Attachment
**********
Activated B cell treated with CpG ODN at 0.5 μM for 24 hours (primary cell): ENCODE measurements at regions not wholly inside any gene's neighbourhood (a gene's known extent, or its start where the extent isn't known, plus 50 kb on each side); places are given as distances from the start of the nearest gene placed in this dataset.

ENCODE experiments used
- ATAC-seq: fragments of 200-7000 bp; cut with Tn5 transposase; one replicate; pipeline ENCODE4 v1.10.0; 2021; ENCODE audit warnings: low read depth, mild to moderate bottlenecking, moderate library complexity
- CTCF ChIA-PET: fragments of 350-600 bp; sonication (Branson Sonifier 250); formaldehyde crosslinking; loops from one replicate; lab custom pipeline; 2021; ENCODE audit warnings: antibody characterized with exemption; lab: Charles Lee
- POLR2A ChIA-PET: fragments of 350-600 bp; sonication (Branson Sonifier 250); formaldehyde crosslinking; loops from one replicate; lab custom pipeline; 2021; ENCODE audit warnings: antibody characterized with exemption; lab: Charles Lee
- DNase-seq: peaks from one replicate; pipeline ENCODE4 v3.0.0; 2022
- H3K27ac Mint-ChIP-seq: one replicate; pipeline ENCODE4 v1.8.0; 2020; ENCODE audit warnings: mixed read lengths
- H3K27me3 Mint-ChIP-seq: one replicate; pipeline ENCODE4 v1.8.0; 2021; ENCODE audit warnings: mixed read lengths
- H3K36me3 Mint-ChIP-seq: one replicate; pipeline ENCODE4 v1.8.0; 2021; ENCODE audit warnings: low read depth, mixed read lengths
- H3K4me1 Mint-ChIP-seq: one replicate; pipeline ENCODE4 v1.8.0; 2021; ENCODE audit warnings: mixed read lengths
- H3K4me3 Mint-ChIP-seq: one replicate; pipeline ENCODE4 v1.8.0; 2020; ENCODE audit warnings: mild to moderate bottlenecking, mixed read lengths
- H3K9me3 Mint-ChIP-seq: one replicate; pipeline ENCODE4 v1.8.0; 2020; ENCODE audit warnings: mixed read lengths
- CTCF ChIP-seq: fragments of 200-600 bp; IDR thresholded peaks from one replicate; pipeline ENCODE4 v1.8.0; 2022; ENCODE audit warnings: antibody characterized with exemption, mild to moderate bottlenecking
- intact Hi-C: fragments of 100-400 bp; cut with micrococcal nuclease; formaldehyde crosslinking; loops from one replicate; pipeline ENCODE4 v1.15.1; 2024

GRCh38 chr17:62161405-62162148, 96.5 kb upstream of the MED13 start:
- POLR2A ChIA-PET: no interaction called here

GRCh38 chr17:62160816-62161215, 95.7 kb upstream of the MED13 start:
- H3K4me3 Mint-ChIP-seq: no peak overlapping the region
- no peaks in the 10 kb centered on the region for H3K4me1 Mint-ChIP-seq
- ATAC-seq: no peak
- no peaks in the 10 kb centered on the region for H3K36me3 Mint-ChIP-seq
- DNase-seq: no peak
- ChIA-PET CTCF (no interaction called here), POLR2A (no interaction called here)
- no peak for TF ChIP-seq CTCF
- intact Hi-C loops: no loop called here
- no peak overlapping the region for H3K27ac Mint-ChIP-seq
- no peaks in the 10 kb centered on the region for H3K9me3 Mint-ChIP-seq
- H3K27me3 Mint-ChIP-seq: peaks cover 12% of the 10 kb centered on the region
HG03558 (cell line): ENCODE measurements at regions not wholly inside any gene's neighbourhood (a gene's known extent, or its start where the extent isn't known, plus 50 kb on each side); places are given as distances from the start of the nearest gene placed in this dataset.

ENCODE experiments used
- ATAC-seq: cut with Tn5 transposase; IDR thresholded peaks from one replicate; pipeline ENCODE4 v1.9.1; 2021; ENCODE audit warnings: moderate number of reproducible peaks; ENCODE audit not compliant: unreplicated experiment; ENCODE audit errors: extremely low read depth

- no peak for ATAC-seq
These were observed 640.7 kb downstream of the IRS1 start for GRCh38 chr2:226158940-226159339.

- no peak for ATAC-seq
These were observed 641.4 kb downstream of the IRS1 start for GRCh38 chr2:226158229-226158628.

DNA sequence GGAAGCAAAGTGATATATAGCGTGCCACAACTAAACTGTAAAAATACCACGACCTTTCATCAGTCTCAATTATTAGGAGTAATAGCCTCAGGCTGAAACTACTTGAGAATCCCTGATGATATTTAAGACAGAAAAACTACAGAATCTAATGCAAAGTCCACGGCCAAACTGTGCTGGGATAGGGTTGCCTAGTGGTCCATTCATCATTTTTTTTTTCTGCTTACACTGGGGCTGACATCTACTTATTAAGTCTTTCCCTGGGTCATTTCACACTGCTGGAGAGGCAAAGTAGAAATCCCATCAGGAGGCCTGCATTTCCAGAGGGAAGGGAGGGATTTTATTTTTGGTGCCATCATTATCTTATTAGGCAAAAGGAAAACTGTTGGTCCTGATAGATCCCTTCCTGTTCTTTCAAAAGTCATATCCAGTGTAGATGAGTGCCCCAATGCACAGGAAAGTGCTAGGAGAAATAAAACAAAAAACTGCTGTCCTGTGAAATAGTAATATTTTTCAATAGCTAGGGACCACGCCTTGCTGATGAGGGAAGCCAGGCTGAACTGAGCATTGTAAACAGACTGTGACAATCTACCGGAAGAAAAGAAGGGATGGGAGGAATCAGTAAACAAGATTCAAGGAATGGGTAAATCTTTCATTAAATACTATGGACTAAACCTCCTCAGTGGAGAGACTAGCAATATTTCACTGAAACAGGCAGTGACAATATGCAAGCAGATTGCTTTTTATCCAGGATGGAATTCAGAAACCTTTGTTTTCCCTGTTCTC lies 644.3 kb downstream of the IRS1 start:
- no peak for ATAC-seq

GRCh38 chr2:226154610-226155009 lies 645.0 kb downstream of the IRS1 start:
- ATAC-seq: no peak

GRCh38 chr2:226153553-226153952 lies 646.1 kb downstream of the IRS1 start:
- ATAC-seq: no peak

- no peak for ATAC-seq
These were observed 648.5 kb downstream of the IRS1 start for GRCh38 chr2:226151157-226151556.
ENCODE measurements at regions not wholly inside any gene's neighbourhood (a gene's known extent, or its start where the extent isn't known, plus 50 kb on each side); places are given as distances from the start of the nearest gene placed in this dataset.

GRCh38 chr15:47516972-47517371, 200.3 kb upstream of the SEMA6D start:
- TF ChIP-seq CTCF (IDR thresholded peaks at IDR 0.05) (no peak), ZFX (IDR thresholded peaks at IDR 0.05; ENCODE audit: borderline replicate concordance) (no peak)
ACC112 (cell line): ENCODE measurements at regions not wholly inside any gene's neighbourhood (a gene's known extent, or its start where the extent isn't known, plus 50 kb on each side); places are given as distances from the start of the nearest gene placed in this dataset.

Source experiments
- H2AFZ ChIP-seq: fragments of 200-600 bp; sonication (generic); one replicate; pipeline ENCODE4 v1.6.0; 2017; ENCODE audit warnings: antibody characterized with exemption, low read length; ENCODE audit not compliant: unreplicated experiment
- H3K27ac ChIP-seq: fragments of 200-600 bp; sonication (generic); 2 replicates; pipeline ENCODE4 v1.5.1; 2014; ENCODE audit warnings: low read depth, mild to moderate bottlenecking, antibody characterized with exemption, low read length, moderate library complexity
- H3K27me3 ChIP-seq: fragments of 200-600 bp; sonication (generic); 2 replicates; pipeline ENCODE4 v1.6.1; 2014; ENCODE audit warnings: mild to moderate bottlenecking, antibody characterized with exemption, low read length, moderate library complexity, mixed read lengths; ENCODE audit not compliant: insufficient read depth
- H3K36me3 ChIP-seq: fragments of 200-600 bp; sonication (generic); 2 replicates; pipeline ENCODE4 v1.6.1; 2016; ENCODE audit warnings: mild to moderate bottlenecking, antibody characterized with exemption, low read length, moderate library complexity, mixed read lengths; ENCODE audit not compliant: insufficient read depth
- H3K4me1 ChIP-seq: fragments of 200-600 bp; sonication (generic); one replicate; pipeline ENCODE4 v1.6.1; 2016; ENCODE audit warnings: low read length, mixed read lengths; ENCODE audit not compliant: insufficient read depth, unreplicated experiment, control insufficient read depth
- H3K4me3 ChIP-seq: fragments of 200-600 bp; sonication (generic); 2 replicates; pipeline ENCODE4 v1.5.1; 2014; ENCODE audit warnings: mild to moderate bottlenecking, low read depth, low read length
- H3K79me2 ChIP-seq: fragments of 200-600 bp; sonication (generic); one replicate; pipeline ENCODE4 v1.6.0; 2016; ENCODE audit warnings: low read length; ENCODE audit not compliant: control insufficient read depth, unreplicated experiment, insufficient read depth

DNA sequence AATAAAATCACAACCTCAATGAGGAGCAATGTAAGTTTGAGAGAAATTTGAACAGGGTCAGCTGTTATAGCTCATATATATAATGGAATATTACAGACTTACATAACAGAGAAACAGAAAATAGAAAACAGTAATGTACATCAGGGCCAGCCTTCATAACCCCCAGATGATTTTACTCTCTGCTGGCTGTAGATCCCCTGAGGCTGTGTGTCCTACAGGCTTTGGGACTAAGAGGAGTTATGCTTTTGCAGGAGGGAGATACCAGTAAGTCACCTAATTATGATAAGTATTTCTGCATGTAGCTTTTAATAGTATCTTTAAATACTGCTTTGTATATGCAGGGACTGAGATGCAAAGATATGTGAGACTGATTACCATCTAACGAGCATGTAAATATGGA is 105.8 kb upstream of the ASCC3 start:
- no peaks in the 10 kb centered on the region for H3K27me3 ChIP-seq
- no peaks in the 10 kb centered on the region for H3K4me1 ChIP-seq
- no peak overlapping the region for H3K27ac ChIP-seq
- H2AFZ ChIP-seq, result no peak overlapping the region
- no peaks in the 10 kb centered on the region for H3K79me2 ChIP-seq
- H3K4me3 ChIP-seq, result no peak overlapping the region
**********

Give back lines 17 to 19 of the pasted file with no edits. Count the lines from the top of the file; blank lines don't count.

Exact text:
GRCh38 chr17:62160816-62161215, 95.7 kb upstream of the MED13 start:
- H3K4me3 Mint-ChIP-seq: no peak overlapping the region
- no peaks in the 10 kb centered on the region for H3K4me1 Mint-ChIP-seq